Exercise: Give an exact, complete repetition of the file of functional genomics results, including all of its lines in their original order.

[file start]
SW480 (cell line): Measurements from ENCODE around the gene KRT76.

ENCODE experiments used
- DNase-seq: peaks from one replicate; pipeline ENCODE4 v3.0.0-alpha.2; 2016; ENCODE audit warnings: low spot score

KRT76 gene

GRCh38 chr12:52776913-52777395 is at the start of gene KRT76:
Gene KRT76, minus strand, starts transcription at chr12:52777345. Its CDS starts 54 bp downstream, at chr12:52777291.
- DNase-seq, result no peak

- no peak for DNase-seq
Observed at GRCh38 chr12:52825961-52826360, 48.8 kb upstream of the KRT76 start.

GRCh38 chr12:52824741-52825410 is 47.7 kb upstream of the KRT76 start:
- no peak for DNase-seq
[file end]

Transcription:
SW480 (cell line): Measurements from ENCODE around the gene KRT76.

ENCODE experiments used
- DNase-seq: peaks from one replicate; pipeline ENCODE4 v3.0.0-alpha.2; 2016; ENCODE audit warnings: low spot score

KRT76 gene

GRCh38 chr12:52776913-52777395 is at the start of gene KRT76:
Gene KRT76, minus strand, starts transcription at chr12:52777345. Its CDS starts 54 bp downstream, at chr12:52777291.
- DNase-seq, result no peak

- no peak for DNase-seq
Observed at GRCh38 chr12:52825961-52826360, 48.8 kb upstream of the KRT76 start.

GRCh38 chr12:52824741-52825410 is 47.7 kb upstream of the KRT76 start:
- no peak for DNase-seq